Stocks finished October on a strong note, as the passage of the U.S. infrastructure bill helped to support risk sentiment. Central Banks continue to remain accommodative, even though the Federal Reserve recently began to taper its asset purchase program by $15 billion earlier this month. Recall that in 2020 the Fed began a quantitative easing program where they bought Treasury bonds and Mortgage-Backed Securities (MBS) to help support the economy. By buying bonds and MBS the Fed lowers the cost of capital for corporations and lowers mortgage rates for consumers. With lower mortgage rates we have seen housing prices move higher in response to increased demand, and the lower cost of capital for corporations has allowed them to fortify balance sheets by raising cash. As the Fed tapers its purchase program, it is reasonable to expect higher yields and interest rates over time, particularly in an inflationary environment, as we are now.
With inflation in the domestic economy now passing 6% on a CPI basis, inflation-protected assets like commodities are beginning to respond strongly. Precious metals, energy, and agriculture all had a strong October, and while there will be many stops and starts along the way, we continue to think that commodities will play an important role in portfolio diversification over the next several years. One point we would highlight is that a portion of the inflationary pressure is largely out of the Central Bank’s control, as it is being driven by supply chain and labor market issues, which are not easily solved through interest rates. If there is a shortage of shipping containers, tractors, or computer chips (as there is now), these issues are likely to persist until the respective industries can increase production to a point where the output gap closes, and in our view, this is unlikely to happen before the end of the year. For this reason, among many others, we favor value over growth (chart below), diversification over concentration, quality over junk, and short duration over a long duration.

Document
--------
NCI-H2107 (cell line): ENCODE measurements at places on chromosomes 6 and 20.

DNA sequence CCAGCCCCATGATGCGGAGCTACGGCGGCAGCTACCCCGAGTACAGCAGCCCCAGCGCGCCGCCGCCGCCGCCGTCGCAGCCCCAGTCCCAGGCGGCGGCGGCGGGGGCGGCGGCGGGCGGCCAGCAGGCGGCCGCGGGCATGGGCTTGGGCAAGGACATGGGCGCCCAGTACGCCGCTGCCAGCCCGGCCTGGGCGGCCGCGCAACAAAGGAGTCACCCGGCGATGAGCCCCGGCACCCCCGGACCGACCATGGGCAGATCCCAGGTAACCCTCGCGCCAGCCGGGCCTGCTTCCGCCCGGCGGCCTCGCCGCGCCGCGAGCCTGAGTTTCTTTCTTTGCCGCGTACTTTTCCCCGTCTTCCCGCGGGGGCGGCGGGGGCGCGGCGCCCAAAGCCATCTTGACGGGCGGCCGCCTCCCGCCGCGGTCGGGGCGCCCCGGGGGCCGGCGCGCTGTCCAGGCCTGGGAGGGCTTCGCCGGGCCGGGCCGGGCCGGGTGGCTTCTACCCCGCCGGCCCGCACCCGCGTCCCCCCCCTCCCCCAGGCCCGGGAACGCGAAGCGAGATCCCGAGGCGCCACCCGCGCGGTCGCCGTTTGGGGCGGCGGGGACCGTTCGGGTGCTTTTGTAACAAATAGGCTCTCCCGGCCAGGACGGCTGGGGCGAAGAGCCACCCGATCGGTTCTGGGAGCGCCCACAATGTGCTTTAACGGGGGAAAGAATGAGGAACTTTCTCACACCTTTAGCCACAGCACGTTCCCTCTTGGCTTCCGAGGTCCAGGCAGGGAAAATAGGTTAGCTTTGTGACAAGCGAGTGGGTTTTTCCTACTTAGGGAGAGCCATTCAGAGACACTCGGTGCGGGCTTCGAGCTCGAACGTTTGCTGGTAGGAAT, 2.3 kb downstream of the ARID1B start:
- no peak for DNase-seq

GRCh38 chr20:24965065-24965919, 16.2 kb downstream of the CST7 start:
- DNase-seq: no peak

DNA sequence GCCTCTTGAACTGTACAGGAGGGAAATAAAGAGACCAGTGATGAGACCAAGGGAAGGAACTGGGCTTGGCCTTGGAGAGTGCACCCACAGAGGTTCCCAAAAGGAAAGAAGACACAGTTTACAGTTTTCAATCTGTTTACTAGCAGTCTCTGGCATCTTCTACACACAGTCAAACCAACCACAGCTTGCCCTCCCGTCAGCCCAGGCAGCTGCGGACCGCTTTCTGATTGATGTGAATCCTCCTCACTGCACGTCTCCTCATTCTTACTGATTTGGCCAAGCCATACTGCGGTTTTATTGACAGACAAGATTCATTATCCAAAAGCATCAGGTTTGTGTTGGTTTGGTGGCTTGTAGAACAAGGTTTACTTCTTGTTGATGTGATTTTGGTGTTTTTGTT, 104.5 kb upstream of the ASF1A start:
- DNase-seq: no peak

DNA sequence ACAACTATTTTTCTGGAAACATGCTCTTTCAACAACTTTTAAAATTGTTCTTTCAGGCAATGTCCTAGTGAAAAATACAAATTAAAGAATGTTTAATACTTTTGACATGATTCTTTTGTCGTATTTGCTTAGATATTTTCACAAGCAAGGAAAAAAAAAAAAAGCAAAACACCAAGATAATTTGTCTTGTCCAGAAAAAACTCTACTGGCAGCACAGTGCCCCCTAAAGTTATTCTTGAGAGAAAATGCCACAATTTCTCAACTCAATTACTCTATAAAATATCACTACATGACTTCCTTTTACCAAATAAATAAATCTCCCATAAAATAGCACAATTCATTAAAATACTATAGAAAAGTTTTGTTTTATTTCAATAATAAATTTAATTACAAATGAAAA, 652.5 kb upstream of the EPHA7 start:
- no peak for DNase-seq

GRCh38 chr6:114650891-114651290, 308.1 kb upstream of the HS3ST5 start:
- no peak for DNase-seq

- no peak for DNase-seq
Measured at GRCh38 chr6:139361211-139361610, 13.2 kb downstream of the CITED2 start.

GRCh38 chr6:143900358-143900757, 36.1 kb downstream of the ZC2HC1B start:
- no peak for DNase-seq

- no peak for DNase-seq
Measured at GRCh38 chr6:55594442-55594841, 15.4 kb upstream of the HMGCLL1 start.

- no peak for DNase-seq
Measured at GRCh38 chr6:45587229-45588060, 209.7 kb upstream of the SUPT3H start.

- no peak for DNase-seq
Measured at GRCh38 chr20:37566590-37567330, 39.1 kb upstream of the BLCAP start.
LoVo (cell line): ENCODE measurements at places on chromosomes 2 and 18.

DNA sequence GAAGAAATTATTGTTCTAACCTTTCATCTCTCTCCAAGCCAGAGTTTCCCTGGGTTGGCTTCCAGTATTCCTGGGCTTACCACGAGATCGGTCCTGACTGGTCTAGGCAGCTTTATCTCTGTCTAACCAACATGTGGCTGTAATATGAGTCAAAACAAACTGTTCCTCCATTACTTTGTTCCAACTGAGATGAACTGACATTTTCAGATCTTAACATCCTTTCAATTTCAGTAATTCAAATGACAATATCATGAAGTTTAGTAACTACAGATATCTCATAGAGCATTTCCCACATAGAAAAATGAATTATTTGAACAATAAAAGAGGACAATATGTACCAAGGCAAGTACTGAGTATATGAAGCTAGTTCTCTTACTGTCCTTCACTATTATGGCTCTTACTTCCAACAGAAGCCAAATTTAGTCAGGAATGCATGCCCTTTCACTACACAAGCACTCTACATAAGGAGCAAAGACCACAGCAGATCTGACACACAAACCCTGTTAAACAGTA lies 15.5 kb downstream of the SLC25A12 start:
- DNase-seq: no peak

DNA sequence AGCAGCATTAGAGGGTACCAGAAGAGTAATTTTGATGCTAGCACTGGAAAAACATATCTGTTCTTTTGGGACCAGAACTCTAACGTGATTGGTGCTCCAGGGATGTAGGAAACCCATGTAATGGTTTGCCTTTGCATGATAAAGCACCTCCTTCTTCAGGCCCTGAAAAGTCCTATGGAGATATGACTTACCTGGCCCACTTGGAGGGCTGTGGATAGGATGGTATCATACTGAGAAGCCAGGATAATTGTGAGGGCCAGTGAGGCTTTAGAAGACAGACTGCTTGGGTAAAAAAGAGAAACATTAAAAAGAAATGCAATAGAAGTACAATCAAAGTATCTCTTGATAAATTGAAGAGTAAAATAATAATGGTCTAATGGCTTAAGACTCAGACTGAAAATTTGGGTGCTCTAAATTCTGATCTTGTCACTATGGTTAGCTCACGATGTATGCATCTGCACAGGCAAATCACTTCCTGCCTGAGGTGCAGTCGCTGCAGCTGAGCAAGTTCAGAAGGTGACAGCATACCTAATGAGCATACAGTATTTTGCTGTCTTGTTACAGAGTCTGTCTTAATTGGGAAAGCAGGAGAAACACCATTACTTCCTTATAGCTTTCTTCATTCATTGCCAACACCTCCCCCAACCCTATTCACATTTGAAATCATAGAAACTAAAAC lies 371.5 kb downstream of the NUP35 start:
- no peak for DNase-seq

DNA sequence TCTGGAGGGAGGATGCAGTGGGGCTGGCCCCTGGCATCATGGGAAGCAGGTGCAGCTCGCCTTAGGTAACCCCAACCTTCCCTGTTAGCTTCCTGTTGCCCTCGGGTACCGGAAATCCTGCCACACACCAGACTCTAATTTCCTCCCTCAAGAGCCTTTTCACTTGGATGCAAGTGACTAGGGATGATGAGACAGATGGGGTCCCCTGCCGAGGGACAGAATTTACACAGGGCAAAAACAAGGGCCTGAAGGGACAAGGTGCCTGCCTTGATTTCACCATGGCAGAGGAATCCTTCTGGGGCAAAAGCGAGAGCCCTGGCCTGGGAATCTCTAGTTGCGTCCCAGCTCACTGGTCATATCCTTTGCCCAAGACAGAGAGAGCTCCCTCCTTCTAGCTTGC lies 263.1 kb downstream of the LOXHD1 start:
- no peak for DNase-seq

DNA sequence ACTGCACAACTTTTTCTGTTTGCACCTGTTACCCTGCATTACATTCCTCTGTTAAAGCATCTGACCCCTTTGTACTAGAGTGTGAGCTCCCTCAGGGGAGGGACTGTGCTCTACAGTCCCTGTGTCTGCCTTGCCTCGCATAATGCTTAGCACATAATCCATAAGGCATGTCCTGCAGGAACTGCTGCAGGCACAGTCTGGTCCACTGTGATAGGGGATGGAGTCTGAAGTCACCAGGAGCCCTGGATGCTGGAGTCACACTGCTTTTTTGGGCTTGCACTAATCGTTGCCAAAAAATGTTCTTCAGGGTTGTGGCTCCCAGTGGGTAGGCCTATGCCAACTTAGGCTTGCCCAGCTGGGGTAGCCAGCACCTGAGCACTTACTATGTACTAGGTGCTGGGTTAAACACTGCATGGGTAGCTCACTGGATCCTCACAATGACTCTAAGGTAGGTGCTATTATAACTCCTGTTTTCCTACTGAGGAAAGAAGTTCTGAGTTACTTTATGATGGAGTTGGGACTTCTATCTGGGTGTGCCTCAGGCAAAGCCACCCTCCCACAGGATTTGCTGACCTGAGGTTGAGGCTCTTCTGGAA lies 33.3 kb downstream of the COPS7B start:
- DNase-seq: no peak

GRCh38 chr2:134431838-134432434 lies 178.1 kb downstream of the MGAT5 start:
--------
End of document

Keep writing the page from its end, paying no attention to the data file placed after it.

Overall, the symmetry of risks at this juncture is somewhat balanced in our view. We are entering a period of strong seasonality for equity markets, but at the same stock equities are richly priced, and geopolitical risk, particularly with Russia and China, remains high.